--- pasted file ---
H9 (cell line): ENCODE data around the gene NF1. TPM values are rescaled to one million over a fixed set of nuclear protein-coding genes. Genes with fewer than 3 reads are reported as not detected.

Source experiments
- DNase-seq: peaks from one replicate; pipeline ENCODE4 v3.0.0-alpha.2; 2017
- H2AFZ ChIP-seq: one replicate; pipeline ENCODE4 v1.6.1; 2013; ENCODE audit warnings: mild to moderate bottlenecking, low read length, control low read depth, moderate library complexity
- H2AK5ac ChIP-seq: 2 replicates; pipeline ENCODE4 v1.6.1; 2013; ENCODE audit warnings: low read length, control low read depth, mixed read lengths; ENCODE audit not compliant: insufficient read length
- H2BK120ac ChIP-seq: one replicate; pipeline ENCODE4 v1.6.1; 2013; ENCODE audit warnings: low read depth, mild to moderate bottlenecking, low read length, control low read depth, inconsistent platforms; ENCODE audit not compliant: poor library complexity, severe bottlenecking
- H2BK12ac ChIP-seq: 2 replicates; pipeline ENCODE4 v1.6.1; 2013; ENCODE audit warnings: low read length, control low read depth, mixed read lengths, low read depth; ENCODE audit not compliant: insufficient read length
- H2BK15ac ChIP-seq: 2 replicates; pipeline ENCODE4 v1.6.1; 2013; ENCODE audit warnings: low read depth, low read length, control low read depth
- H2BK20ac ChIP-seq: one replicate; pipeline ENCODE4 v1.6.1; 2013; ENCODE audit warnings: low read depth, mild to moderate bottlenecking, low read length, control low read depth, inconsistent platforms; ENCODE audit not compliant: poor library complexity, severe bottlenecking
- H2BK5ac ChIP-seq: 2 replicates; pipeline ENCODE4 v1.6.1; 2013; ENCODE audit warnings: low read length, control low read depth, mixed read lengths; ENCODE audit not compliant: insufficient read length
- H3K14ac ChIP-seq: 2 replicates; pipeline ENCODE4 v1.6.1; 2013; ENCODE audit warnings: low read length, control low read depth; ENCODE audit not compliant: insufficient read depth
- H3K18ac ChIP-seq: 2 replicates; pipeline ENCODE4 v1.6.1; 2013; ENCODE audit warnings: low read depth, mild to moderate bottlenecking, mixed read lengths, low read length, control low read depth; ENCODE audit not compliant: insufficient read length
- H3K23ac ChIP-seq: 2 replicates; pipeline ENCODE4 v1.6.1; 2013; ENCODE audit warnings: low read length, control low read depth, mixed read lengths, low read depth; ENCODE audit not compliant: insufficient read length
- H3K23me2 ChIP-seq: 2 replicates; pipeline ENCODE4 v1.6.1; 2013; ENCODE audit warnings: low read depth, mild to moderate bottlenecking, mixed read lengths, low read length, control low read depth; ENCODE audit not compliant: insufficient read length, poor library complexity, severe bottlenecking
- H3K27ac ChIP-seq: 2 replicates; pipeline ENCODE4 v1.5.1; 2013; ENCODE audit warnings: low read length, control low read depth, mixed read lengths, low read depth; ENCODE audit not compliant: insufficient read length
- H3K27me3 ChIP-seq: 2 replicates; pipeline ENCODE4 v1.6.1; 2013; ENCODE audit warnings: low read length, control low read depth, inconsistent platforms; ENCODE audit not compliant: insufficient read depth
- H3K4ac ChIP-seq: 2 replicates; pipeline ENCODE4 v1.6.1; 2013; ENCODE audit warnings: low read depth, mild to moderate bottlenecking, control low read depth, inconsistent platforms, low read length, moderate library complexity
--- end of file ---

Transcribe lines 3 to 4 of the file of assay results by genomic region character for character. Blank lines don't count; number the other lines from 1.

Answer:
- DNase-seq: peaks from one replicate; pipeline ENCODE4 v3.0.0-alpha.2; 2017
- H2AFZ ChIP-seq: one replicate; pipeline ENCODE4 v1.6.1; 2013; ENCODE audit warnings: mild to moderate bottlenecking, low read length, control low read depth, moderate library complexity